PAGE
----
Game State Overviews
Information provided to players that extends beyond the observational abilities provided by simply observing game elements.
This pattern is a still a stub.
- 1 Examples
- 2 Using the pattern
- 3 Consequences
- 4 Relations
- 4.1 Can Instantiate
- 4.2 Can Modulate
- 4.3 Can Be Instantiated By
- 4.4 Can Be Modulated By
- 4.5 Possible Closure Effects
- 4.6 Potentially Conflicting With
- 5 History
- 6 References
- 7 Acknowledgements
Example: Most racing games, e. g., Mario Kart Double Dash!! and the Monkey Race party games in the Super Monkey Ball series, provide a small overhead map that shows the location of other players on the track.
Using the pattern
Game State Overviews is an Interface Pattern.
with Game Worlds
with Multiplayer Games and either Player Decided Results or Player-Decided Distributions
with Multiplayer Games and Turn-Based Games
Attention Swapping, Camping, Collaborative Actions, Game World Exploration, Game World Navigation, Identification, Memorizing, Movement, Multiplayer Games, Near Miss Indicators, Negotiation, Levels, Perceivable Margins, Player Defined Goals, Preventing Goals, Public Information, Puzzle Solving, Races, Reconnaissance, Sniper Locations, Split-Screen Views, Tactical Planning, Traverse, Units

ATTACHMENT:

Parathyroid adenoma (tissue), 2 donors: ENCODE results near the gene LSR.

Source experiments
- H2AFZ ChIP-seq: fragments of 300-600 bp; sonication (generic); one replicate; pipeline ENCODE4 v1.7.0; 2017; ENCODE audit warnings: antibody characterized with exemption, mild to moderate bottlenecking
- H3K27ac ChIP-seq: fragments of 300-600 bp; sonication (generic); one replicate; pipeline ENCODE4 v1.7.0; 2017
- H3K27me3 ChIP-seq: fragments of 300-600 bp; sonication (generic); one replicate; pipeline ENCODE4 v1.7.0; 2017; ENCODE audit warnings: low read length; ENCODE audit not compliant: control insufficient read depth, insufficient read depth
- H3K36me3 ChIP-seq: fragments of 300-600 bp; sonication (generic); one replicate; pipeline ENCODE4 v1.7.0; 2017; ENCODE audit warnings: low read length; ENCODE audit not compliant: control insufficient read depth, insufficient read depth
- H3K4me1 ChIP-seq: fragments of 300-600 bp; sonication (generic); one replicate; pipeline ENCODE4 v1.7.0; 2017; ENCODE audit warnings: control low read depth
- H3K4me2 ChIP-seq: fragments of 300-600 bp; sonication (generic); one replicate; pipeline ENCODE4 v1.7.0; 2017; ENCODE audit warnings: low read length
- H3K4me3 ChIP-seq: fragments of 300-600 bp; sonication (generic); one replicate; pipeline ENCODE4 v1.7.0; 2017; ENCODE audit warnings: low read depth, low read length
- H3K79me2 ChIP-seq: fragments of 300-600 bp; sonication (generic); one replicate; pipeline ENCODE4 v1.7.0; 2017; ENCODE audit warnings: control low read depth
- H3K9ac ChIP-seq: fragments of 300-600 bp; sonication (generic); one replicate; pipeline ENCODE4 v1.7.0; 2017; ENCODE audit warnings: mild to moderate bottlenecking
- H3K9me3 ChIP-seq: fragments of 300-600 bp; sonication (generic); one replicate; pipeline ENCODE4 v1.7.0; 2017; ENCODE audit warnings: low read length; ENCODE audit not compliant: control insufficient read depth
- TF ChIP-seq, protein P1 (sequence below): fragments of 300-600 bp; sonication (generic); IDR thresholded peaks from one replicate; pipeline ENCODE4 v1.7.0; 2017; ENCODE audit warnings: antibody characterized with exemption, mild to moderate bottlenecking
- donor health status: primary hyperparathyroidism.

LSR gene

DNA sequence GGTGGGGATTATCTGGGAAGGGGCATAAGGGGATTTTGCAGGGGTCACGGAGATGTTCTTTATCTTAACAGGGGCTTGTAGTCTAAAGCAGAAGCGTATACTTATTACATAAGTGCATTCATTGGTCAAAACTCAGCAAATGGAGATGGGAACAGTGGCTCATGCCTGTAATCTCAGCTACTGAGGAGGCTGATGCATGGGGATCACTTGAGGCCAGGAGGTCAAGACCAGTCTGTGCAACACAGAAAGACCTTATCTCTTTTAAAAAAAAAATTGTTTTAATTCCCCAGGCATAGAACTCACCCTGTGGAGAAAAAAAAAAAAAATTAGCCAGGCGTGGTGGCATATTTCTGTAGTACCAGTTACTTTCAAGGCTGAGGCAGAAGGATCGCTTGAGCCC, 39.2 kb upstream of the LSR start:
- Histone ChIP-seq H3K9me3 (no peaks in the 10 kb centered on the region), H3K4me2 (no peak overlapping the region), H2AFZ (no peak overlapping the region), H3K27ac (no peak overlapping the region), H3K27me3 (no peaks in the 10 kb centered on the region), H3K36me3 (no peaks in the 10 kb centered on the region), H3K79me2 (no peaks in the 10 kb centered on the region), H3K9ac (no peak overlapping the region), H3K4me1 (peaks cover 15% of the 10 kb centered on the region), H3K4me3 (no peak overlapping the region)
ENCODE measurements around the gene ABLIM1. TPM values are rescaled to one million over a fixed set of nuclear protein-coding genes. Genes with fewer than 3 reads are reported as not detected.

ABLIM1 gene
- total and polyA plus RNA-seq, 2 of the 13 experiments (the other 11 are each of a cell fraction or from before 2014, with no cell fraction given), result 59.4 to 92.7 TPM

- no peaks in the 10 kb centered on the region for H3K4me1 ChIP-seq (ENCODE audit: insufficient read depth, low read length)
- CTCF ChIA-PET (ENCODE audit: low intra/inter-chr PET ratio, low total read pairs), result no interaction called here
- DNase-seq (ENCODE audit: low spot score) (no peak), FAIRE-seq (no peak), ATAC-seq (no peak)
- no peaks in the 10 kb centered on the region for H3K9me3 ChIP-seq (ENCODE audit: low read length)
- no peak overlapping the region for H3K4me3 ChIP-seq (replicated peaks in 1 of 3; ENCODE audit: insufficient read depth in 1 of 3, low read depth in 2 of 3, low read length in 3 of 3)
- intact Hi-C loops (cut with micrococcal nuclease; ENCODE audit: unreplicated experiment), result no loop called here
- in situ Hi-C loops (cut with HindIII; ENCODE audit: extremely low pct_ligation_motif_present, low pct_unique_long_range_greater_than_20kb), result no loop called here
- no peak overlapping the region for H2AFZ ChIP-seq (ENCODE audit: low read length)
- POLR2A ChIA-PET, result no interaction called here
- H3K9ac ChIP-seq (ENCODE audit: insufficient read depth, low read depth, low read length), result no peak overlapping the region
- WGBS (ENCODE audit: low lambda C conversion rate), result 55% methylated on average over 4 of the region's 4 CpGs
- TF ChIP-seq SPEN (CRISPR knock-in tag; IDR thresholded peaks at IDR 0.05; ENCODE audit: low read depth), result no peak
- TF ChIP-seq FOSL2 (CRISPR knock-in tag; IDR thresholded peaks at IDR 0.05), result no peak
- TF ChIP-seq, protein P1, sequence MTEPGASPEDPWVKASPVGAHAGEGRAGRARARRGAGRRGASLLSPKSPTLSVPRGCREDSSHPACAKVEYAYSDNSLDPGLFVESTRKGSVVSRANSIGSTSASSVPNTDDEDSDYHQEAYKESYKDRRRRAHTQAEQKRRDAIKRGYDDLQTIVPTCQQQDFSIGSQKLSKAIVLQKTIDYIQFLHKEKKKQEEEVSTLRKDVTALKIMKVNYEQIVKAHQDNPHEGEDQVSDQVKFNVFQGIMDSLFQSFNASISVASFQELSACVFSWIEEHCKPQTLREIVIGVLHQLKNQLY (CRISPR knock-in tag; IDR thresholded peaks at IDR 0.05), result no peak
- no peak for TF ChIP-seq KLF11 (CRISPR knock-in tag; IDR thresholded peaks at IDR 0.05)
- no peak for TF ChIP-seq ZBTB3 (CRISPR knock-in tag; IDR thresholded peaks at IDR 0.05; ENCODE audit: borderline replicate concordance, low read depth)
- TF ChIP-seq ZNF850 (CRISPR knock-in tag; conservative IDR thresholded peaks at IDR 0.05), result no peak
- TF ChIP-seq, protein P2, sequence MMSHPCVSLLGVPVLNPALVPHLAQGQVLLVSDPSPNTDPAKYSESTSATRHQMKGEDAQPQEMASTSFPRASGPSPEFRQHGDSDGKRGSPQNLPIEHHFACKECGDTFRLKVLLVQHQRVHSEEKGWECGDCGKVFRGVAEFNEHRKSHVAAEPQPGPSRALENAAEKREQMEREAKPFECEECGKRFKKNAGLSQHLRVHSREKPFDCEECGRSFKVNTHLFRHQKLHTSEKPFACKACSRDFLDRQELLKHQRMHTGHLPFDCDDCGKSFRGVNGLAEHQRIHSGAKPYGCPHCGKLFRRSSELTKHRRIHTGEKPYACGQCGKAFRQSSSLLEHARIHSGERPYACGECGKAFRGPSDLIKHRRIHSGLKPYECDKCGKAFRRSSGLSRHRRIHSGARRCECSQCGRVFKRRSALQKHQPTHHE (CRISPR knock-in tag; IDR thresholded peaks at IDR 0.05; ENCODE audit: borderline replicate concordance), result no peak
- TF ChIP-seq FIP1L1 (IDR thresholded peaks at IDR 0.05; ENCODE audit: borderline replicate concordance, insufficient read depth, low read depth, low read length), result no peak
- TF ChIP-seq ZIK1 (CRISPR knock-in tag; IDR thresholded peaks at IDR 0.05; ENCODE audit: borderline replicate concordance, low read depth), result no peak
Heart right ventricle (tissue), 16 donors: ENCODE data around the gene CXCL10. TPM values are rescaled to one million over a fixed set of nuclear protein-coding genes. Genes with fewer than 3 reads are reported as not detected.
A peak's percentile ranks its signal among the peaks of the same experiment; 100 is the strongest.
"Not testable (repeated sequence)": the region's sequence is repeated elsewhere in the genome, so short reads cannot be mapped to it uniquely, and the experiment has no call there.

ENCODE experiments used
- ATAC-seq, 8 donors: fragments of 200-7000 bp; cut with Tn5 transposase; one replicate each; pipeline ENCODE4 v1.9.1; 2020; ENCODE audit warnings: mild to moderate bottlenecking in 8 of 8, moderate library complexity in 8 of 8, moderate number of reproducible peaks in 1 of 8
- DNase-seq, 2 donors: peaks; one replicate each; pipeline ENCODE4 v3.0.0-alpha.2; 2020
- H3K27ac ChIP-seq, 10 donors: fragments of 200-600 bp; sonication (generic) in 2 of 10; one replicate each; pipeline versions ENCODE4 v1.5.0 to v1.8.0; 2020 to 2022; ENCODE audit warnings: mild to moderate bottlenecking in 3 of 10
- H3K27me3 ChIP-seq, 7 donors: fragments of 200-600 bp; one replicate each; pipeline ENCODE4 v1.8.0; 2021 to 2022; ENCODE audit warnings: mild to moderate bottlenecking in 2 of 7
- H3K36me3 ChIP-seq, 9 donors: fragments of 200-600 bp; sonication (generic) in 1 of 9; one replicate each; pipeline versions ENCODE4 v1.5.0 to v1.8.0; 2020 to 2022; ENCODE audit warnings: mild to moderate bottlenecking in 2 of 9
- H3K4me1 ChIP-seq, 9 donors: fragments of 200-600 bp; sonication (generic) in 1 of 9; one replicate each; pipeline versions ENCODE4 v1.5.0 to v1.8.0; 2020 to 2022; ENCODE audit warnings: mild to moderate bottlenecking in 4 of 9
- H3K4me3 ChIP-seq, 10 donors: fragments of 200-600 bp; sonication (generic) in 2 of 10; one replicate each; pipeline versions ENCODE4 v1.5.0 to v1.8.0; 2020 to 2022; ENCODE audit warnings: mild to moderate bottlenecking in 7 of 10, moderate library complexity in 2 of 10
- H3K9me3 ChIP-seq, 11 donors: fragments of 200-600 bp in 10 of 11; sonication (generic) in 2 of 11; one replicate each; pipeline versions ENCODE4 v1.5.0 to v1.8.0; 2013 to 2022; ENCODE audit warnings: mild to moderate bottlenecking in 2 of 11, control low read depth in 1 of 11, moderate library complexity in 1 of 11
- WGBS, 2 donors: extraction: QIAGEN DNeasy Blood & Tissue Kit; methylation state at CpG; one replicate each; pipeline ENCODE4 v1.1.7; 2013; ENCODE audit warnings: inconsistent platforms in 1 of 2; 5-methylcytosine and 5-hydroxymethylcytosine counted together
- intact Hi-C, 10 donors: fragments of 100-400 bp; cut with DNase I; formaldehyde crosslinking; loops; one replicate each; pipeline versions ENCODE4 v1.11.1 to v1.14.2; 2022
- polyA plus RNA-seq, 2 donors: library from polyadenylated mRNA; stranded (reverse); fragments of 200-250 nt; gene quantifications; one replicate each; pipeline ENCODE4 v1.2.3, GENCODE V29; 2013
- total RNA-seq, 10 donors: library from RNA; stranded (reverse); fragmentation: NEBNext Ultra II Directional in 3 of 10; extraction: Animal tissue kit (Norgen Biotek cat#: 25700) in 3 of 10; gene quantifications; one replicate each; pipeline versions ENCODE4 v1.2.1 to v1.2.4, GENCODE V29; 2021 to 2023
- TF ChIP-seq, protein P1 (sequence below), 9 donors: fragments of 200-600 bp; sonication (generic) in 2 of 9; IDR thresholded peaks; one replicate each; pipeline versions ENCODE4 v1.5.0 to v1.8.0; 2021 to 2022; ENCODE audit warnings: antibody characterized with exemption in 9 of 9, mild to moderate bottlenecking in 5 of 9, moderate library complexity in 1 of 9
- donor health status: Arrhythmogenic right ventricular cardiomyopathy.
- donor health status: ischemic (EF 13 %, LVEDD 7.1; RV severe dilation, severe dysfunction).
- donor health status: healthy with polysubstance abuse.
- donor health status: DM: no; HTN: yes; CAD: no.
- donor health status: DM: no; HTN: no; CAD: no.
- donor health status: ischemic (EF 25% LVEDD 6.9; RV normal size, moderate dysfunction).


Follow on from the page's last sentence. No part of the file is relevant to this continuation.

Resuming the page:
Can Be Instantiated By
Auxiliary Game Screens, Cameras, Cutscenes, Dedicated Game Facilitators, Game State Indicators, Goal Indicators, God Views, Mini-maps, Narration Structures, Picture-in-Picture Views, Privileged Movement, Score Tracks, Scores, Third-Person Views
Can Be Modulated By
Possible Closure Effects
Potentially Conflicting With
An updated version of the pattern Game State Overview that was part of the original collection in the book Patterns in Game Design.
- Björk, S. & Holopainen, J. (2004) Patterns in Game Design. Charles River Media. ISBN1-58450-354-8.